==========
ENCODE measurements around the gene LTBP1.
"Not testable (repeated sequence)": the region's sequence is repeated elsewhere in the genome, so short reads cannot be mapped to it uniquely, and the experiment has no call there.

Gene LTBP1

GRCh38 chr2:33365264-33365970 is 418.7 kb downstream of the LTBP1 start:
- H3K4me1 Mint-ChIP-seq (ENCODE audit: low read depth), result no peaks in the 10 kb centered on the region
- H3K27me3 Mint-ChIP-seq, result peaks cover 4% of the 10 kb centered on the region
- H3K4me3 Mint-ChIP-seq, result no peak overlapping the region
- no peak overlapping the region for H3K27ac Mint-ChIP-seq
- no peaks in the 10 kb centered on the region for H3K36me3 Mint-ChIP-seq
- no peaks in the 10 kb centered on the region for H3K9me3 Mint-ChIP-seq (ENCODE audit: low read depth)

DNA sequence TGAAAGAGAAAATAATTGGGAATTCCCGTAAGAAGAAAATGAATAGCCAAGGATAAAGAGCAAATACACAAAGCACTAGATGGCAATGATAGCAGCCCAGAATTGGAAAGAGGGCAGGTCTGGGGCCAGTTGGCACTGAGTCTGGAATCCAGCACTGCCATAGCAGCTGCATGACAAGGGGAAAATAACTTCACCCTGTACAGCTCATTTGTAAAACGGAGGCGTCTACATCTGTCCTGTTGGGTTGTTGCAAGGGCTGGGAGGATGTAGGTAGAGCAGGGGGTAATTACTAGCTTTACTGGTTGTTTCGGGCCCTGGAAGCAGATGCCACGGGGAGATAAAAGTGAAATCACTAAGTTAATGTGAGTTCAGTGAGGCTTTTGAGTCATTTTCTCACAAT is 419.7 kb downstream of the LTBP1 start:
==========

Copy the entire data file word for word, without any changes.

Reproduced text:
ENCODE measurements around the gene LTBP1.
"Not testable (repeated sequence)": the region's sequence is repeated elsewhere in the genome, so short reads cannot be mapped to it uniquely, and the experiment has no call there.

Gene LTBP1

GRCh38 chr2:33365264-33365970 is 418.7 kb downstream of the LTBP1 start:
- H3K4me1 Mint-ChIP-seq (ENCODE audit: low read depth), result no peaks in the 10 kb centered on the region
- H3K27me3 Mint-ChIP-seq, result peaks cover 4% of the 10 kb centered on the region
- H3K4me3 Mint-ChIP-seq, result no peak overlapping the region
- no peak overlapping the region for H3K27ac Mint-ChIP-seq
- no peaks in the 10 kb centered on the region for H3K36me3 Mint-ChIP-seq
- no peaks in the 10 kb centered on the region for H3K9me3 Mint-ChIP-seq (ENCODE audit: low read depth)

DNA sequence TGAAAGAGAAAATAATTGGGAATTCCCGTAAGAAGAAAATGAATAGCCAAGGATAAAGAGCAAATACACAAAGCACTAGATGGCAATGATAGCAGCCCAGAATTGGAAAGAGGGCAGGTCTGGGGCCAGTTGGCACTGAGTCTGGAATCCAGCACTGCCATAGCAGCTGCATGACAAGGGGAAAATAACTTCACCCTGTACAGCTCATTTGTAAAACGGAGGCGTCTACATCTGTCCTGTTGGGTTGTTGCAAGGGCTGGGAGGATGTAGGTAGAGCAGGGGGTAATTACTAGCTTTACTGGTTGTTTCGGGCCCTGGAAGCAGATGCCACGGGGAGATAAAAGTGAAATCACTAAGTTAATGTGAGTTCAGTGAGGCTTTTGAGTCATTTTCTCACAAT is 419.7 kb downstream of the LTBP1 start: